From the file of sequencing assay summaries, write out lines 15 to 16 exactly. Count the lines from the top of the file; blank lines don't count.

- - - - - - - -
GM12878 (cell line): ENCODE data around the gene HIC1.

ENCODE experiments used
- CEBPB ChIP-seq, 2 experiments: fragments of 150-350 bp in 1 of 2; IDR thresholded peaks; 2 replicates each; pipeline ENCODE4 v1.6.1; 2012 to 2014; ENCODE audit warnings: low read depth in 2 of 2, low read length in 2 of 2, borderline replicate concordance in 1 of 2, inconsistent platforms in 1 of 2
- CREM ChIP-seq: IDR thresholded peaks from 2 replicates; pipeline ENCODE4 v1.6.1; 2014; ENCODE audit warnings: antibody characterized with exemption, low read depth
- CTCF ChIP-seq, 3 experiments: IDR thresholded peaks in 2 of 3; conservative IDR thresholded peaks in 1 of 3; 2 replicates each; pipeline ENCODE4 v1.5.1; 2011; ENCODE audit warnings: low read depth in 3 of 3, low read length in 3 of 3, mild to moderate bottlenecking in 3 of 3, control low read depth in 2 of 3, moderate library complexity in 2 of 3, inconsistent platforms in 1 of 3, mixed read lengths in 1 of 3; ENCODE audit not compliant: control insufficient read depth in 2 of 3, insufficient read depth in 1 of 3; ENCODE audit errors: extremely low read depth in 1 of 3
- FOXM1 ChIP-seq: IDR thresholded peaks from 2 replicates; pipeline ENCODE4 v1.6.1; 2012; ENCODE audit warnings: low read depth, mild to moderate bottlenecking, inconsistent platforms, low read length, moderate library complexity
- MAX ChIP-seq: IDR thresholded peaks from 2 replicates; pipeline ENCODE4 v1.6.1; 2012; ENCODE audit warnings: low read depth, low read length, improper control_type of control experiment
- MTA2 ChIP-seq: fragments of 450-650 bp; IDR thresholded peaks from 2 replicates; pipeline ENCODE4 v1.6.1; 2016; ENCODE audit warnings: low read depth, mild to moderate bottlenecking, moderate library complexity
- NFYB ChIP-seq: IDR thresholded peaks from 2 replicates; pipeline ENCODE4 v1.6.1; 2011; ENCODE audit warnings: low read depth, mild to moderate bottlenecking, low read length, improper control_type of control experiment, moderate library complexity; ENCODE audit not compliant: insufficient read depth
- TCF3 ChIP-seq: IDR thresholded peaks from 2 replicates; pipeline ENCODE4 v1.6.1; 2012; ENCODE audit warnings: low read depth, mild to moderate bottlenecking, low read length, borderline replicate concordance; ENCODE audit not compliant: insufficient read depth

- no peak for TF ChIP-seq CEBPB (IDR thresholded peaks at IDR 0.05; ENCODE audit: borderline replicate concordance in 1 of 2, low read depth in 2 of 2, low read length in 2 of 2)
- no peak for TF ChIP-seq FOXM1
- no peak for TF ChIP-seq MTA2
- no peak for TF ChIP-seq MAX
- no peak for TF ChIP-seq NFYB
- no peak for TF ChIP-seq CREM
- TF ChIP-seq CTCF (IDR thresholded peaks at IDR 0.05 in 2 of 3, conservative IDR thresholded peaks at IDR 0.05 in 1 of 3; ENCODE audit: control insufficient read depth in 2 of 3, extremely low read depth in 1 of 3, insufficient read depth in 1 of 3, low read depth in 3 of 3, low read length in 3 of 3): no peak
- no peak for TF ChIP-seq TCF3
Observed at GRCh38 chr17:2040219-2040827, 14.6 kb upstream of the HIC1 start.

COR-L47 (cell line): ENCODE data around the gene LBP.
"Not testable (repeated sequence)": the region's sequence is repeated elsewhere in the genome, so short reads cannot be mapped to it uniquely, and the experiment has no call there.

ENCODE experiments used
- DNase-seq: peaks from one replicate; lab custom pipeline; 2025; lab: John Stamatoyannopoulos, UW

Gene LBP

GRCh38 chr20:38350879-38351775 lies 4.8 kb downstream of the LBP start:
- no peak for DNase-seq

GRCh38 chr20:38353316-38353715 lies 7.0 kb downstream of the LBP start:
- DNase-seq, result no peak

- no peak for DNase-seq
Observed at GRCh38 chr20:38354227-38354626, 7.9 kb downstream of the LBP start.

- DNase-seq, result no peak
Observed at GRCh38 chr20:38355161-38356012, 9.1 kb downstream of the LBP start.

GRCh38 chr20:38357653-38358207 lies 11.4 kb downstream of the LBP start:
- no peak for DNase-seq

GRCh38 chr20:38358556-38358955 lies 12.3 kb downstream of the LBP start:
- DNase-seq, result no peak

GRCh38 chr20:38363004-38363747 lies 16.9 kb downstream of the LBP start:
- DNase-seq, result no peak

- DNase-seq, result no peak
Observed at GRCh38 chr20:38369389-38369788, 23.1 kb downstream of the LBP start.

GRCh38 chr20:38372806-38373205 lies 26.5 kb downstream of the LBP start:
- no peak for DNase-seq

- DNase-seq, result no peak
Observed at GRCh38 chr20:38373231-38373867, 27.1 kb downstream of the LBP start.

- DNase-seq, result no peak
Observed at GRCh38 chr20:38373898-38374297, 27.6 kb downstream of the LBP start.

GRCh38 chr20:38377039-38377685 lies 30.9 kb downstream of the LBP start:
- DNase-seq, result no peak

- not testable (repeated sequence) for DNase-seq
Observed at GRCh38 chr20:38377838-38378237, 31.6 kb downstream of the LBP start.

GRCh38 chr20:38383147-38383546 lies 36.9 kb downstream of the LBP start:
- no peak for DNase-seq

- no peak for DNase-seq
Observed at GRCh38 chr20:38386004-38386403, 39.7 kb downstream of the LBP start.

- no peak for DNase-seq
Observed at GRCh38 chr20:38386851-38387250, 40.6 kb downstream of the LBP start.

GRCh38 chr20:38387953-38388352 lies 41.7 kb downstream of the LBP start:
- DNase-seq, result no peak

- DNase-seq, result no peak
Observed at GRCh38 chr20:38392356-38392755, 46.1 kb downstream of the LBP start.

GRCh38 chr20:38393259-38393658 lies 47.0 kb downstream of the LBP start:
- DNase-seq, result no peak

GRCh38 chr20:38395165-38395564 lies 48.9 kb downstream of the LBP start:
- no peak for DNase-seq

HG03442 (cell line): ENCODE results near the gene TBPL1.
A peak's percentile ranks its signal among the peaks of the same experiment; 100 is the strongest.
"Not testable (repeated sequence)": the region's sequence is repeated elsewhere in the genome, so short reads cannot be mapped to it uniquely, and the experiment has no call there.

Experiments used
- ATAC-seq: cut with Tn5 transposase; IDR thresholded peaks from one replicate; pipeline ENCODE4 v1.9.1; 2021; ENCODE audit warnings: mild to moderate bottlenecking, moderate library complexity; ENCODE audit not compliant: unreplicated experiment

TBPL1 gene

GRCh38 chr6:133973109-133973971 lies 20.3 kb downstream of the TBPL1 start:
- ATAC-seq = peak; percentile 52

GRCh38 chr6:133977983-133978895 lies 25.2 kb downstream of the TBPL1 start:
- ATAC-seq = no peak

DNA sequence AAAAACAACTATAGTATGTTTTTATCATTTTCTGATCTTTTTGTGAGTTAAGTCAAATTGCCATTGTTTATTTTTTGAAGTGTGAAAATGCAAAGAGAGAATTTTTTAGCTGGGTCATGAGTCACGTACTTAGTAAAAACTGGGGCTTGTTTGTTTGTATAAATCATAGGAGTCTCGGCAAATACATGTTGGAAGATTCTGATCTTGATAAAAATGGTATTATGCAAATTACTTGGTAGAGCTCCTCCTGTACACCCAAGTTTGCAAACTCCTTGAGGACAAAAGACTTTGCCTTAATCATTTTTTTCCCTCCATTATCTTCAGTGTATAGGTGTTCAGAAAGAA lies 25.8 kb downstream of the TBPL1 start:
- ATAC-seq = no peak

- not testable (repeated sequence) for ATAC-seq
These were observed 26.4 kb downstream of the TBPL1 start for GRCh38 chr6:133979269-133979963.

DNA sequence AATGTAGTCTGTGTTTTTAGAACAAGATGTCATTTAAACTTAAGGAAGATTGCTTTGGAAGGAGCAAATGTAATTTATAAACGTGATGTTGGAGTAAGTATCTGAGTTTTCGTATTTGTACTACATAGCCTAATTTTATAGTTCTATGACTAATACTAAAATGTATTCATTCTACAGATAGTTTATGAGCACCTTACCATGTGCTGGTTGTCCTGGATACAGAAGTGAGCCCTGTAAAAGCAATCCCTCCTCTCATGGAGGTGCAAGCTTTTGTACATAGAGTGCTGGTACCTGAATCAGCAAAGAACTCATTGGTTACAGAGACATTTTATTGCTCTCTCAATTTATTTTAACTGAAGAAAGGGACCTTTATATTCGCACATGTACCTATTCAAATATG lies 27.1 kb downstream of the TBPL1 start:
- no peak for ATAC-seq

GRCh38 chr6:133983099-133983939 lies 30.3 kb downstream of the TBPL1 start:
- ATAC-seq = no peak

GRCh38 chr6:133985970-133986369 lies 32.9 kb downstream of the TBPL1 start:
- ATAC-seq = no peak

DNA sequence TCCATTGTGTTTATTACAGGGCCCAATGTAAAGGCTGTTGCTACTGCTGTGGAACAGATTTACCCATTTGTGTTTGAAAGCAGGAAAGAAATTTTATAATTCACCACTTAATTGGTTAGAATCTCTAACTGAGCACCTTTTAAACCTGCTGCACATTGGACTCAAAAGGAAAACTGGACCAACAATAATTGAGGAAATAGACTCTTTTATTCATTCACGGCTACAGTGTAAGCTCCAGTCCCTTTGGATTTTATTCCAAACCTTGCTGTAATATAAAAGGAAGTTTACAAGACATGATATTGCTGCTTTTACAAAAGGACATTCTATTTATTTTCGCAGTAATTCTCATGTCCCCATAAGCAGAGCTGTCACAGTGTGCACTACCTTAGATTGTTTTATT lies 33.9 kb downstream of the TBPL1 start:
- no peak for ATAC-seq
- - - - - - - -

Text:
- no peak for TF ChIP-seq NFYB
- no peak for TF ChIP-seq CREM